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The legal market is in a state of flux. The “more-for-less” challenge, digitization, Artificial Intelligence (AI) and Big Data, technology, growing compliance needs, the rise of new business models and the growing emphasis on efficiency are only some of the trends that shake up the traditional structures of legal departments and their relationship with law firms and alternative providers of legal services. These significant changes have an undeniable impact on the legal market in its entirety.
From our perspective, the future of legal services will be driven through companies (as clients), maybe even through in-house legal departments. They decide if law firms are holding up to their promise of delivering value for money and will thereby survive the hypercompetitive market, they decide which technologies are useful in the long run, and they decide which services should be provided internally and which should be outsourced to law firms or alternative providers of legal services. Legal departments’ sphere of influence has never been greater, both within the company and with regard to the relationship between companies and law firms.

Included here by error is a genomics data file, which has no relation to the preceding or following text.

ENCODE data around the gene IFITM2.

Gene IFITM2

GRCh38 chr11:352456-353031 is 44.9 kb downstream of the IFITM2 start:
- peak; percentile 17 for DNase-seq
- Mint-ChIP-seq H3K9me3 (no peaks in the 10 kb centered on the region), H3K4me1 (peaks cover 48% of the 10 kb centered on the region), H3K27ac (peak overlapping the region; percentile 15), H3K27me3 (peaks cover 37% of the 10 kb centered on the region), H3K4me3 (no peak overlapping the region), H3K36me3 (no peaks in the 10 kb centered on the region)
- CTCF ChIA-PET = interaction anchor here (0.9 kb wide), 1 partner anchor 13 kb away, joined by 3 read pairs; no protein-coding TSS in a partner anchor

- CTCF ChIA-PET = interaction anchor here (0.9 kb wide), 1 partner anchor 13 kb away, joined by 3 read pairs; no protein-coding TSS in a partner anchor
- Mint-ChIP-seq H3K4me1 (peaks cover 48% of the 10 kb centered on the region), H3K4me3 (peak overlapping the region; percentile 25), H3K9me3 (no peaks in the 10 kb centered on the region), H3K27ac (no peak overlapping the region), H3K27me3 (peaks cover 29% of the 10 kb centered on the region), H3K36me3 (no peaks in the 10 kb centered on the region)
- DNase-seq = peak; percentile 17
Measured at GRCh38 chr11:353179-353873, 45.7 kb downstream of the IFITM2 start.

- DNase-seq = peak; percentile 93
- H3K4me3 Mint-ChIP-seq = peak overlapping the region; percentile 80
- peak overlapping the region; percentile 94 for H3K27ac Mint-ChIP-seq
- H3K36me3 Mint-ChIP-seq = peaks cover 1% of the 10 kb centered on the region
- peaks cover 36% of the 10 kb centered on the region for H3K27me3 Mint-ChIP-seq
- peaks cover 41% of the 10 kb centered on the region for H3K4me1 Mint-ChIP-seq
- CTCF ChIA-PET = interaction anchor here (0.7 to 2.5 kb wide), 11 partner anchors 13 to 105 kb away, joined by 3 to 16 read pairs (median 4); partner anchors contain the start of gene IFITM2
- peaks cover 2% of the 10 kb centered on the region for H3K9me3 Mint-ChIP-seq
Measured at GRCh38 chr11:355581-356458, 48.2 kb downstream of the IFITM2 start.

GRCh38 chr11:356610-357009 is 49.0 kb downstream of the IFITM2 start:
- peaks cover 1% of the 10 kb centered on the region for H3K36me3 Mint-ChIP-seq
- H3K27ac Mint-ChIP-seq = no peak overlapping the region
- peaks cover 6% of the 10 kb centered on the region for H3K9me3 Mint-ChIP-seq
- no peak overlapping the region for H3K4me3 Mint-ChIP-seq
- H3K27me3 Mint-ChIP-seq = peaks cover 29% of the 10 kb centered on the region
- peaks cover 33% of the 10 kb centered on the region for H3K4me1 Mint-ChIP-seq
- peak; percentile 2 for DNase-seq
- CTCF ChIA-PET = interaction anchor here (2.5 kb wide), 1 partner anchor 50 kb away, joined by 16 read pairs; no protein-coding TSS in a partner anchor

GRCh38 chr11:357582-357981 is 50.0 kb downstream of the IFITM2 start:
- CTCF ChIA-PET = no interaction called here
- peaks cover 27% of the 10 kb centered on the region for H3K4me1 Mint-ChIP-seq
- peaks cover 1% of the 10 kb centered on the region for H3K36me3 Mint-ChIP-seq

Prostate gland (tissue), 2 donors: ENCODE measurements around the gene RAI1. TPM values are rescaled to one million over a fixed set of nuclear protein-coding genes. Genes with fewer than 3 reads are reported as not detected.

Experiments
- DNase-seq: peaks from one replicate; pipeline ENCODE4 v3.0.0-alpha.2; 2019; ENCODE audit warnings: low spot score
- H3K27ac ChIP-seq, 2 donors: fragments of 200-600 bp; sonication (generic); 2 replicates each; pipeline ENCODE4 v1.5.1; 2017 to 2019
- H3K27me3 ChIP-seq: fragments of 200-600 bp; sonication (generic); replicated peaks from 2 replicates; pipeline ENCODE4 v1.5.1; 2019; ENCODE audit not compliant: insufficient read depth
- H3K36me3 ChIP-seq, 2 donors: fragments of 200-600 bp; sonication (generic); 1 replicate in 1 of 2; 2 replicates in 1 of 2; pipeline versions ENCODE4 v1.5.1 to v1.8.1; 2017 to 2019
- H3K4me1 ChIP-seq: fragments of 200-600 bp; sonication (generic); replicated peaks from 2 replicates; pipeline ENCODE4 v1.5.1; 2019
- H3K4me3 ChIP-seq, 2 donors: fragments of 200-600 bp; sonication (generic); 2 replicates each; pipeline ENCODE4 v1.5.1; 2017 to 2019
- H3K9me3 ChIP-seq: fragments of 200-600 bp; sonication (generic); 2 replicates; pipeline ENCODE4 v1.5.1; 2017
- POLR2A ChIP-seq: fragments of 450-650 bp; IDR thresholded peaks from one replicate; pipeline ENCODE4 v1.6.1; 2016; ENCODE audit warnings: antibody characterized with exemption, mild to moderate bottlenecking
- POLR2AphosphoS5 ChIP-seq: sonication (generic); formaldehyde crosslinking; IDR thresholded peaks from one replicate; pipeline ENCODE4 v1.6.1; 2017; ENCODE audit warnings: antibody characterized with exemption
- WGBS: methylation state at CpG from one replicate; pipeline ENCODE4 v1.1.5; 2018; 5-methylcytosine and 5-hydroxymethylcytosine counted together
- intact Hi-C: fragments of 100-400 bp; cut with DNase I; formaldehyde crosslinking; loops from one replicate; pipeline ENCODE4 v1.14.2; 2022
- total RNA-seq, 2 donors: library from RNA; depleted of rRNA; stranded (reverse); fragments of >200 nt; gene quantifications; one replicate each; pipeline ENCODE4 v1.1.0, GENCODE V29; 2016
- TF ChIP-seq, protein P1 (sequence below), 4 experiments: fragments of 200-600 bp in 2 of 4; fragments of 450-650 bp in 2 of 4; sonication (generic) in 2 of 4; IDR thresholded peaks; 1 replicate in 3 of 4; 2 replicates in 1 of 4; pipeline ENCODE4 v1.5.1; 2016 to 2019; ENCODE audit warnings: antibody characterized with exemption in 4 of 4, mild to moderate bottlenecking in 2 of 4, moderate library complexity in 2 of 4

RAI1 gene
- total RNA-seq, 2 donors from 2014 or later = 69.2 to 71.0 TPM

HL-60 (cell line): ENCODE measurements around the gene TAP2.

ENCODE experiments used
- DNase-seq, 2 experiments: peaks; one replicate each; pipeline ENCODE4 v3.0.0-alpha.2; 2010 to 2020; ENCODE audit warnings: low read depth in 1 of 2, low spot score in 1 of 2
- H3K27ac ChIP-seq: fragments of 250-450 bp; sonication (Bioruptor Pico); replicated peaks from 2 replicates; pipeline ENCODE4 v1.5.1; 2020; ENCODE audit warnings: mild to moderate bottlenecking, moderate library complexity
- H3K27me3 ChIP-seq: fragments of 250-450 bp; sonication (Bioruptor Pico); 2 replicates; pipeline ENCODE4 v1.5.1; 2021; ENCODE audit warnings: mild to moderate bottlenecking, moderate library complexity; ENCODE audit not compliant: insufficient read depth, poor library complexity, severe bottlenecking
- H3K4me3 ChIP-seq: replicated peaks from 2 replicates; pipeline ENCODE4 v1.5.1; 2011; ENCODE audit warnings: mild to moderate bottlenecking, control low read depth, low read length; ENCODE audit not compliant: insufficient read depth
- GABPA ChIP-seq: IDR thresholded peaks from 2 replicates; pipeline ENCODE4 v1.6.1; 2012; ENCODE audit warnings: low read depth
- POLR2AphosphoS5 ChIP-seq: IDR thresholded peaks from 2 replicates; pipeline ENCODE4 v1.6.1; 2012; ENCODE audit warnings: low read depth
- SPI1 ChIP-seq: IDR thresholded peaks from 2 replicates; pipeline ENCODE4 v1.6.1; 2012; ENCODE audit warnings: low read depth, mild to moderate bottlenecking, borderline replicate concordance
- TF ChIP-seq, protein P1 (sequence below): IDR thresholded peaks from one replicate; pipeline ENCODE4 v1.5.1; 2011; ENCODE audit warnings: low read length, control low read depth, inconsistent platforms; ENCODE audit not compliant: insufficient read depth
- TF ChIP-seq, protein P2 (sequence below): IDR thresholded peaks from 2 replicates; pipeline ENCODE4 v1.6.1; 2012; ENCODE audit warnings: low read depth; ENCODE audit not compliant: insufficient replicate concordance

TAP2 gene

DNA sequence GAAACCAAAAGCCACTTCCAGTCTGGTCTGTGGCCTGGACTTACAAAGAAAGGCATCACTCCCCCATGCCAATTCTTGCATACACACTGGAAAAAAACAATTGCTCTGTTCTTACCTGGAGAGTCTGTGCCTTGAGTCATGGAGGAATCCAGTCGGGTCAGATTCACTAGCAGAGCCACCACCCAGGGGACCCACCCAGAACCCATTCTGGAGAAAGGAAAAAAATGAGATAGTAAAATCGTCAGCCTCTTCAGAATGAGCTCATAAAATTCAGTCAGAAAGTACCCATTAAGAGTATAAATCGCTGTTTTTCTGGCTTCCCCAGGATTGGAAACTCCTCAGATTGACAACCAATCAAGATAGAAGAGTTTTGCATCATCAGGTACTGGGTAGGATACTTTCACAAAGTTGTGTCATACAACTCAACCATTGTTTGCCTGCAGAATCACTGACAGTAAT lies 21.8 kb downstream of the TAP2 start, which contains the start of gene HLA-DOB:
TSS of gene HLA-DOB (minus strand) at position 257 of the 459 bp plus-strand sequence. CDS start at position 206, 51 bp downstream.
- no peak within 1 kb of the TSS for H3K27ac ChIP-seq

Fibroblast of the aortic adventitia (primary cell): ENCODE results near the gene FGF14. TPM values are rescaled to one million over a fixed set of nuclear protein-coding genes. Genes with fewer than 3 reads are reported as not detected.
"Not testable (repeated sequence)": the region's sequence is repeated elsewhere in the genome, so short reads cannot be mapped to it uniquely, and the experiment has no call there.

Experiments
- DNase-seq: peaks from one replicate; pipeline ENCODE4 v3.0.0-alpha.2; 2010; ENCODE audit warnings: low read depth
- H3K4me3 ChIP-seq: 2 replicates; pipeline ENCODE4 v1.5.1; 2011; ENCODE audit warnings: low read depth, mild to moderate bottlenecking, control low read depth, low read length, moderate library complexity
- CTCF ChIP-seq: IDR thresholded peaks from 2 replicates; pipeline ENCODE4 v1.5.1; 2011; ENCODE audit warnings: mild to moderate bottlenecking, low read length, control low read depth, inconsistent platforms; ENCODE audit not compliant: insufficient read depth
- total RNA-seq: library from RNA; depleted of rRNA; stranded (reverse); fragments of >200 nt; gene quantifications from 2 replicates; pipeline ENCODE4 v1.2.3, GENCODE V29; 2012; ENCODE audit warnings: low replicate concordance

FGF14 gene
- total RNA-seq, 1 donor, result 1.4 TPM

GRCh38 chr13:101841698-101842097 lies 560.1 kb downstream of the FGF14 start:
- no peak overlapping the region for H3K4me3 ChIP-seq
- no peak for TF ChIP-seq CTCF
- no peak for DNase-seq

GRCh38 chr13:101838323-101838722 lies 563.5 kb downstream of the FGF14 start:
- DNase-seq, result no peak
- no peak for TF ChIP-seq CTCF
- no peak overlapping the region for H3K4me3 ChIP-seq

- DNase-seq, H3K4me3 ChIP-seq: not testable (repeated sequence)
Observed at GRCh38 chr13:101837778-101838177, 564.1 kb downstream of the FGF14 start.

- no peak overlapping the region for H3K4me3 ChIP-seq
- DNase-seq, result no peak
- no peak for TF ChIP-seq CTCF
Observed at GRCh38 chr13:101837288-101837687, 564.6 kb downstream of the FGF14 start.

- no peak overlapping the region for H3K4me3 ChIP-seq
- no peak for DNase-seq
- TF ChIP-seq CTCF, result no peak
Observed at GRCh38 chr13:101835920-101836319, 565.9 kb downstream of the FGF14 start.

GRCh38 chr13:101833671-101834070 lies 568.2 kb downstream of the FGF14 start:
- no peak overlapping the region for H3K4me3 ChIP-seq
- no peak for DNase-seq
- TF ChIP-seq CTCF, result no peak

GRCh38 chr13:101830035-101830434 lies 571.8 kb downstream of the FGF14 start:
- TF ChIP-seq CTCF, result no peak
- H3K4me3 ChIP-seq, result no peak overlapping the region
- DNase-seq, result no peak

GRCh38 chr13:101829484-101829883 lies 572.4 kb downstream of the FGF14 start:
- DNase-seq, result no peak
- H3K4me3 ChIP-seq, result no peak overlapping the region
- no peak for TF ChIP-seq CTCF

This chapter introduces four theses on the structure and processes of companies, and one thesis relevant for law firms on how they can position themselves in the market.
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Barney, J. (1991) Firm resources and sustained competitive advantage. J ournal of Management, 17(1).
Morrison, R. (2008). Missing and elusive metrics. GC New York. http://gcnewyork.com/columns08/061908morrison.html.
- The Future of In-House Legal Departments and Their Impact on the Legal Market: Four Theses for General Counsels, and One for Law Firms
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